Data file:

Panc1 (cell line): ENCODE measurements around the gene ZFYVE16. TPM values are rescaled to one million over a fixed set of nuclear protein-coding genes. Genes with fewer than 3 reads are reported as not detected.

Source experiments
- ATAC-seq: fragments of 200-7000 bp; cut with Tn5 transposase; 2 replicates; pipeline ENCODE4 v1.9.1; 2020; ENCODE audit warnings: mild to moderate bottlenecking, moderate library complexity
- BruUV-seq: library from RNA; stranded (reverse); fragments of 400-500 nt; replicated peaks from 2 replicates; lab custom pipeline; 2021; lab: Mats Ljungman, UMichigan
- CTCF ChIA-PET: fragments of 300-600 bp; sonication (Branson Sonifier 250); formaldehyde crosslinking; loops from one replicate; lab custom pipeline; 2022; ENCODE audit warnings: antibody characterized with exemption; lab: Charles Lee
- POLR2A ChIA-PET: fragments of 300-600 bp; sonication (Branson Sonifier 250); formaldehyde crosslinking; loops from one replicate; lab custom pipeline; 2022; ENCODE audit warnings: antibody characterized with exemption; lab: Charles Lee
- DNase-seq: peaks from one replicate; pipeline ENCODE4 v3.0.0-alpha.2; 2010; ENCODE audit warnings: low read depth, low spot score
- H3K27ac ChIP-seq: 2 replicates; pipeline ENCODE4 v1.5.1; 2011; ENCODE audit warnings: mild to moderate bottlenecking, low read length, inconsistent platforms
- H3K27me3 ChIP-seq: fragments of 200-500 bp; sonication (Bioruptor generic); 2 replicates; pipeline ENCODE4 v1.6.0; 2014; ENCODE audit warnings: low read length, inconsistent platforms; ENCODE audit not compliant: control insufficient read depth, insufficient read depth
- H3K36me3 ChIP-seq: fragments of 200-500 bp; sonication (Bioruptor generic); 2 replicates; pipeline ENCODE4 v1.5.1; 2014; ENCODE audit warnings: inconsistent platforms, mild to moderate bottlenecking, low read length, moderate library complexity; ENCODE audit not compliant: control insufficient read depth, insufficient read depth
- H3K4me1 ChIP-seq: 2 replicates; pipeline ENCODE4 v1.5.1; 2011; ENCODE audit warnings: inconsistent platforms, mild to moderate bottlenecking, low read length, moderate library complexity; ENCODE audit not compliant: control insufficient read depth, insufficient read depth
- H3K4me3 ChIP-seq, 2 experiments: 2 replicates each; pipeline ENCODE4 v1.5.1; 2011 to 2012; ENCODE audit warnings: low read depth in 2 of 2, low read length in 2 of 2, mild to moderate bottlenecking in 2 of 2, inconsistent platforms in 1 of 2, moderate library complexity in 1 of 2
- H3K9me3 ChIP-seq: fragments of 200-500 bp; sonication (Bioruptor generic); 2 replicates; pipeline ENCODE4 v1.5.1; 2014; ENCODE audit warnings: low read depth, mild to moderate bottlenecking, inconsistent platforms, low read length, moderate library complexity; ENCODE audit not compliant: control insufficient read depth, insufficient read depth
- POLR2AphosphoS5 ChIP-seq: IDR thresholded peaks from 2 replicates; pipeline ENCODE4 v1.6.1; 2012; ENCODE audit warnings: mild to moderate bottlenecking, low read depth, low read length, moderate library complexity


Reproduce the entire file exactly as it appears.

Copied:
Panc1 (cell line): ENCODE measurements around the gene ZFYVE16. TPM values are rescaled to one million over a fixed set of nuclear protein-coding genes. Genes with fewer than 3 reads are reported as not detected.

Source experiments
- ATAC-seq: fragments of 200-7000 bp; cut with Tn5 transposase; 2 replicates; pipeline ENCODE4 v1.9.1; 2020; ENCODE audit warnings: mild to moderate bottlenecking, moderate library complexity
- BruUV-seq: library from RNA; stranded (reverse); fragments of 400-500 nt; replicated peaks from 2 replicates; lab custom pipeline; 2021; lab: Mats Ljungman, UMichigan
- CTCF ChIA-PET: fragments of 300-600 bp; sonication (Branson Sonifier 250); formaldehyde crosslinking; loops from one replicate; lab custom pipeline; 2022; ENCODE audit warnings: antibody characterized with exemption; lab: Charles Lee
- POLR2A ChIA-PET: fragments of 300-600 bp; sonication (Branson Sonifier 250); formaldehyde crosslinking; loops from one replicate; lab custom pipeline; 2022; ENCODE audit warnings: antibody characterized with exemption; lab: Charles Lee
- DNase-seq: peaks from one replicate; pipeline ENCODE4 v3.0.0-alpha.2; 2010; ENCODE audit warnings: low read depth, low spot score
- H3K27ac ChIP-seq: 2 replicates; pipeline ENCODE4 v1.5.1; 2011; ENCODE audit warnings: mild to moderate bottlenecking, low read length, inconsistent platforms
- H3K27me3 ChIP-seq: fragments of 200-500 bp; sonication (Bioruptor generic); 2 replicates; pipeline ENCODE4 v1.6.0; 2014; ENCODE audit warnings: low read length, inconsistent platforms; ENCODE audit not compliant: control insufficient read depth, insufficient read depth
- H3K36me3 ChIP-seq: fragments of 200-500 bp; sonication (Bioruptor generic); 2 replicates; pipeline ENCODE4 v1.5.1; 2014; ENCODE audit warnings: inconsistent platforms, mild to moderate bottlenecking, low read length, moderate library complexity; ENCODE audit not compliant: control insufficient read depth, insufficient read depth
- H3K4me1 ChIP-seq: 2 replicates; pipeline ENCODE4 v1.5.1; 2011; ENCODE audit warnings: inconsistent platforms, mild to moderate bottlenecking, low read length, moderate library complexity; ENCODE audit not compliant: control insufficient read depth, insufficient read depth
- H3K4me3 ChIP-seq, 2 experiments: 2 replicates each; pipeline ENCODE4 v1.5.1; 2011 to 2012; ENCODE audit warnings: low read depth in 2 of 2, low read length in 2 of 2, mild to moderate bottlenecking in 2 of 2, inconsistent platforms in 1 of 2, moderate library complexity in 1 of 2
- H3K9me3 ChIP-seq: fragments of 200-500 bp; sonication (Bioruptor generic); 2 replicates; pipeline ENCODE4 v1.5.1; 2014; ENCODE audit warnings: low read depth, mild to moderate bottlenecking, inconsistent platforms, low read length, moderate library complexity; ENCODE audit not compliant: control insufficient read depth, insufficient read depth
- POLR2AphosphoS5 ChIP-seq: IDR thresholded peaks from 2 replicates; pipeline ENCODE4 v1.6.1; 2012; ENCODE audit warnings: mild to moderate bottlenecking, low read depth, low read length, moderate library complexity